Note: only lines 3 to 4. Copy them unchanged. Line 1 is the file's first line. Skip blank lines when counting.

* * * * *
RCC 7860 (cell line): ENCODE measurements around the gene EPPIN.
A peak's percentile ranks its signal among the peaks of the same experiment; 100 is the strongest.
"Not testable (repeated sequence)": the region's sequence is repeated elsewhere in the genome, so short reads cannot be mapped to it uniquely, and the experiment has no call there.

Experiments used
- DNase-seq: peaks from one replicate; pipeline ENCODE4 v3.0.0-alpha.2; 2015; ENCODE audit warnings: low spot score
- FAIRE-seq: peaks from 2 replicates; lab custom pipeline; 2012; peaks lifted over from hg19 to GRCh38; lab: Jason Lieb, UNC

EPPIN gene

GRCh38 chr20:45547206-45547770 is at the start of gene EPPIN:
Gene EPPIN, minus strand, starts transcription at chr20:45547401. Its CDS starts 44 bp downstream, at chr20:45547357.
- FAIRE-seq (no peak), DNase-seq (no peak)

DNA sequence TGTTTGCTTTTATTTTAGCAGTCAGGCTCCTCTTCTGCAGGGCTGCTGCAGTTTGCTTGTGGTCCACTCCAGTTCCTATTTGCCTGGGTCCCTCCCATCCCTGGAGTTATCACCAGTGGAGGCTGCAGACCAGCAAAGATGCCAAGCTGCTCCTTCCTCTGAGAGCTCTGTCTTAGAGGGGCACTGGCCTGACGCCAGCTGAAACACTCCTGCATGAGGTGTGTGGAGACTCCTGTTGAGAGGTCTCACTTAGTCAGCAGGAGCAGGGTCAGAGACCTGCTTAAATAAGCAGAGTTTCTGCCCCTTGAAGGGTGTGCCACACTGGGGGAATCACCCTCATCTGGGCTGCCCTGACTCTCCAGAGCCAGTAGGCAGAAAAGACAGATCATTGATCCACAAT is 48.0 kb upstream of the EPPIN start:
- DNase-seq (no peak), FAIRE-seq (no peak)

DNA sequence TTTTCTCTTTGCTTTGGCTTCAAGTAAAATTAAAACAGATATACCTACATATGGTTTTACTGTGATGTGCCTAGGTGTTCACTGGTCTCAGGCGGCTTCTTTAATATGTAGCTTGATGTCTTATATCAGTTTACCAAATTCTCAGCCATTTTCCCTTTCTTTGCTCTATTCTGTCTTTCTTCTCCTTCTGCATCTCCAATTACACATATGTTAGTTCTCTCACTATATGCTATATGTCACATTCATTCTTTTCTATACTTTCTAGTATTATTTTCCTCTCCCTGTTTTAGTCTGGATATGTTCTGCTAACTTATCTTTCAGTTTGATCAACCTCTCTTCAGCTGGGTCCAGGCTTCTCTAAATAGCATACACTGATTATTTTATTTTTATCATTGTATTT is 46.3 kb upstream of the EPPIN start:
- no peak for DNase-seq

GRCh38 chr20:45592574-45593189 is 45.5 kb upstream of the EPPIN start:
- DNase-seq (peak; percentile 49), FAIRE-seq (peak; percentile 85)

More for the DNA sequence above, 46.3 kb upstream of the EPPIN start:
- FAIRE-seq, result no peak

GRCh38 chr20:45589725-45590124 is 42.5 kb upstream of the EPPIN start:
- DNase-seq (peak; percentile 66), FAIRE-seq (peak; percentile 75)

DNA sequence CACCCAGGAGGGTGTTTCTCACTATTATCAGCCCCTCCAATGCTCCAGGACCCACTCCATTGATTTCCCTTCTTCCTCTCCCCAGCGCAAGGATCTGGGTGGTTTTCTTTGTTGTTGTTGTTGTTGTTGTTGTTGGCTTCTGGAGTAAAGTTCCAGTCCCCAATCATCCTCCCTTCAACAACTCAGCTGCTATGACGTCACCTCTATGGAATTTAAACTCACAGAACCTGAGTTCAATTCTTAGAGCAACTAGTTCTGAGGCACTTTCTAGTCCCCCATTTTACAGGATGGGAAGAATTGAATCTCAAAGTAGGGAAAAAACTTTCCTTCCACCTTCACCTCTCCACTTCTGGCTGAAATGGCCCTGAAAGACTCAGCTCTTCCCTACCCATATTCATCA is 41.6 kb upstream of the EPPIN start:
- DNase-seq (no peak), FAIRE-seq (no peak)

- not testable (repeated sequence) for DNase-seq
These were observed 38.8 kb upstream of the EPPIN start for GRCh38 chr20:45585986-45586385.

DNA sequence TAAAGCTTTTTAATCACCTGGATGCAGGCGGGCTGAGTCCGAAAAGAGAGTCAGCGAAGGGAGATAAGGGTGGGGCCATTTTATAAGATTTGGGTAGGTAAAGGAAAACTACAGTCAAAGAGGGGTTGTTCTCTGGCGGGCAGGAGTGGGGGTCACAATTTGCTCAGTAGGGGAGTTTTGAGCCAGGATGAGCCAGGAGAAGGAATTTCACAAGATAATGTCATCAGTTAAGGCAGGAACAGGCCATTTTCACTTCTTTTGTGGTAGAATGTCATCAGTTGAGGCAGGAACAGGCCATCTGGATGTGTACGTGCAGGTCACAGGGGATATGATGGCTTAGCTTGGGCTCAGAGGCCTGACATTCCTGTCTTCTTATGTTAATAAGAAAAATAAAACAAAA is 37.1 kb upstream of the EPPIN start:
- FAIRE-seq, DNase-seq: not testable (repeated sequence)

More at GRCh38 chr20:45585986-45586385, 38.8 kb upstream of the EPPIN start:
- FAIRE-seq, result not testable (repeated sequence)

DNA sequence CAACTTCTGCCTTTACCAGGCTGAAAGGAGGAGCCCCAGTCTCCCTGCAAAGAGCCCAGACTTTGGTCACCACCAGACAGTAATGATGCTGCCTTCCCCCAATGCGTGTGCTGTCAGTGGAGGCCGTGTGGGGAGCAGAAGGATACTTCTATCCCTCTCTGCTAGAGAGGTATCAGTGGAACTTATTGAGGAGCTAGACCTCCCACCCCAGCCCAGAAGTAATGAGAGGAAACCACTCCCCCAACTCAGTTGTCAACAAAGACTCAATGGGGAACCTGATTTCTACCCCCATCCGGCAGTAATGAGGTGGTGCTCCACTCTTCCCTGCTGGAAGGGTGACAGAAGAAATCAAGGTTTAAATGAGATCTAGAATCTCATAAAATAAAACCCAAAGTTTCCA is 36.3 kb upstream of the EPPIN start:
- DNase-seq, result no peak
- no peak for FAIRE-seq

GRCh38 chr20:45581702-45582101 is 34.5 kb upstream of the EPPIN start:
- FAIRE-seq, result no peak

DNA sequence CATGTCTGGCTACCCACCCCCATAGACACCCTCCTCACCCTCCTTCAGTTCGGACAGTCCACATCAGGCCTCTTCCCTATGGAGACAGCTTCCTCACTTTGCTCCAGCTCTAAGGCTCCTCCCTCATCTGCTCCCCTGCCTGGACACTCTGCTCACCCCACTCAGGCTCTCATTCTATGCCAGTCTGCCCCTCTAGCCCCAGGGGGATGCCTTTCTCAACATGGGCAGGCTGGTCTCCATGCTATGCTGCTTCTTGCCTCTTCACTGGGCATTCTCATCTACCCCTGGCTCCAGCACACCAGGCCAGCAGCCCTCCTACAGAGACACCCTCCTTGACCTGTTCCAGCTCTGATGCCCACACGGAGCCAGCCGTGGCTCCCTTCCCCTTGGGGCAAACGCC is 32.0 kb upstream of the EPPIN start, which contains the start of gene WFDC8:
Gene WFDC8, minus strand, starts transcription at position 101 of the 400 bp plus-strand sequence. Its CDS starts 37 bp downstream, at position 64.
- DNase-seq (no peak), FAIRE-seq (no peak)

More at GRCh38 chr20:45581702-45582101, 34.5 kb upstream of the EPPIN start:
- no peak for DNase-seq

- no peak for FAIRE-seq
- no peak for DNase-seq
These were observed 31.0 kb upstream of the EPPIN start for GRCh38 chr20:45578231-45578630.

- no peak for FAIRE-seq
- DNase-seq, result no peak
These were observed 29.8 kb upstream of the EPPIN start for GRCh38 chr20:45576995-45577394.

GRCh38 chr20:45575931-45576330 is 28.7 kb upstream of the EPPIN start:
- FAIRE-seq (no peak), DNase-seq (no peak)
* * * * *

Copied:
"Not testable (repeated sequence)": the region's sequence is repeated elsewhere in the genome, so short reads cannot be mapped to it uniquely, and the experiment has no call there.

Experiments used